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  • Lesley-Ann Jones

SEVEN YEARS ... DAVID BOWIE

He died today, seven years ago, and I published this book that same year. 2016. The world has changed almost beyond recognition since, prompting nostalgia and longing for past times.

I haven't yet seen 'Empire of Light', Sir Sam Mendes's latest offering, starring Colin Firth and Olivia Colman. I will watch it, however, primarily because it was shot in and around Margate on the North Kent coast, where my Welsh paternal grandparents settled post-war. Mendes re-wrote the script to fit Margate and its faded Empire Cinema specifically. It is also set in the 1980s, my musical comfort zone.

If the film prompts a scuttling to the Thanet cocoon of my childhood, be sure to visit the Grade I listed Shell Grotto on Grotto Hill, a short walk from the harbour.

Before you go, look again at the back cover of the insert of David Bowie's twenty-eighth and final studio album, 'Blackstar'. It features an eight-pointed star. A symbol of regeneration across cultures and religions, it is also said to represent the eternal intelligent order that underpins manifest reality. It is synonymous with salvation, resurrection and infinity. It denotes harmony and communion at the heart of all creation. And it reminds me of that place I first visited as a little girl.

The magical Shell Grotto is reached by a narrow chalk stairway descending to a winding, vaulted corridor and a small rectangular chamber. Its walls and ceilings are covered with mosaics made from almost five million shells, most of them local: cockles and mussels, limpets and scallops, oysters, winkles and whelks. The Grotto was discovered by accident in 1835, and its secrets remain intact. Whether prehistoric astronomical calendar, ancient temple or hidden meeting place of the Knights Templar in the Middle Ages, it has never been dated with any accuracy. The chamber contains what is presumed to be an altar with an ogival arch, its central feature a beautiful eight-pointed star.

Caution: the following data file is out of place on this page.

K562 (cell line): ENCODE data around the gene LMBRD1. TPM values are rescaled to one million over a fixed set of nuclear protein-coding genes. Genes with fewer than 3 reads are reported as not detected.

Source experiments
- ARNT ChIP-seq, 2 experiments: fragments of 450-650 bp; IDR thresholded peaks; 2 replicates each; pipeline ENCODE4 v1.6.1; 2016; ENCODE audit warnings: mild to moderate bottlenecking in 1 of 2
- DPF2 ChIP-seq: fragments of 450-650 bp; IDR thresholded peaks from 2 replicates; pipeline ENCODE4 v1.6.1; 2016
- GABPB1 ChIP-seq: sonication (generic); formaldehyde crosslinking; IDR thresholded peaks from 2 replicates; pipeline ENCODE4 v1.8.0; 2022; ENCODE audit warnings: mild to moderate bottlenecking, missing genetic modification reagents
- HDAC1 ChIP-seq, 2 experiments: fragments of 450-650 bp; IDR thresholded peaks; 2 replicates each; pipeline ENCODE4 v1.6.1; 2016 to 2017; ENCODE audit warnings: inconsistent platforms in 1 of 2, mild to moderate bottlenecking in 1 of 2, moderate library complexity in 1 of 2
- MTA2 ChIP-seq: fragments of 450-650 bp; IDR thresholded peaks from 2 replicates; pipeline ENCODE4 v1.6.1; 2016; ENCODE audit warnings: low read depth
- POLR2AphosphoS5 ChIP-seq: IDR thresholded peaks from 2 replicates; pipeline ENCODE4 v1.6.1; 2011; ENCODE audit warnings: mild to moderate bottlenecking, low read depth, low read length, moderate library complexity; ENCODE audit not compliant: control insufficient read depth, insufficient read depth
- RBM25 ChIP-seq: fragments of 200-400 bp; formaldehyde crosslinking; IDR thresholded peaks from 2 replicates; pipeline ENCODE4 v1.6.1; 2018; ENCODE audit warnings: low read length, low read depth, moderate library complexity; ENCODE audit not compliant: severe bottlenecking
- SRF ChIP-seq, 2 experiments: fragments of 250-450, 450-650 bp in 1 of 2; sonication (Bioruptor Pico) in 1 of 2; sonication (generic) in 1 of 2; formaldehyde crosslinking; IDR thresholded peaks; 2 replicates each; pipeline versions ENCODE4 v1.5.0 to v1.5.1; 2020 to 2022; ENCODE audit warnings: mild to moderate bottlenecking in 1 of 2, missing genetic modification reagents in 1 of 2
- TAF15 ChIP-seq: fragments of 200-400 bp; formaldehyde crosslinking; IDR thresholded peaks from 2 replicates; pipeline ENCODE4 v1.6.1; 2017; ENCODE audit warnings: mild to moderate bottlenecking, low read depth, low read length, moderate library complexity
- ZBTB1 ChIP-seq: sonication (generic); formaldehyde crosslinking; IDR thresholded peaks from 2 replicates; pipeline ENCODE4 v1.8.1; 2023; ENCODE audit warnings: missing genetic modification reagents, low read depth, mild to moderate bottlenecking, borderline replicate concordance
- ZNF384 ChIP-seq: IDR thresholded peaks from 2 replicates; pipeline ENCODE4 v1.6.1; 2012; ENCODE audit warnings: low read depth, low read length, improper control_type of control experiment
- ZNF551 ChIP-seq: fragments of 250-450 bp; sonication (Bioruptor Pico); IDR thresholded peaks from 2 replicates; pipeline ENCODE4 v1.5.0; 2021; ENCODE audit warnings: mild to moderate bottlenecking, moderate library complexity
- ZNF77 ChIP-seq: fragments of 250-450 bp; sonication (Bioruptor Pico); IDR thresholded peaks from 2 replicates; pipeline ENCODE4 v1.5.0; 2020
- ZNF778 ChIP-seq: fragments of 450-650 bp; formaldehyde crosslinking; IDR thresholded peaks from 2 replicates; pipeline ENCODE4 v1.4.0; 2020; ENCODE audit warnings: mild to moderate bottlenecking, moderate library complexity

David visited the Shell Grotto while he was hanging around at the seaside more than half a century ago. In Margate, he also played pitch and putt with my Grandad, former Everton and Southend United footballer Emlyn 'Mickey' Jones. He could barely believe what he saw in the grotto, David said. So many shells, such intricate patterns, for no explicable reason. It amazed him. It was the maritime equivalent of Stonehenge. He'd




always loved a mystery, had the Jones boy. Perhaps it was that particular star on the grotto wall which had lodged in his memory. I hope it was. Its appearance on the 'Blackstar' artwork hints at a gate to the cosmos, a portal to space, maybe even a crack at eternity.

'I'll be right here,' he seems to be saying. 'Out there, but also still here. In your ear. In your heart. I haven't gone far.'


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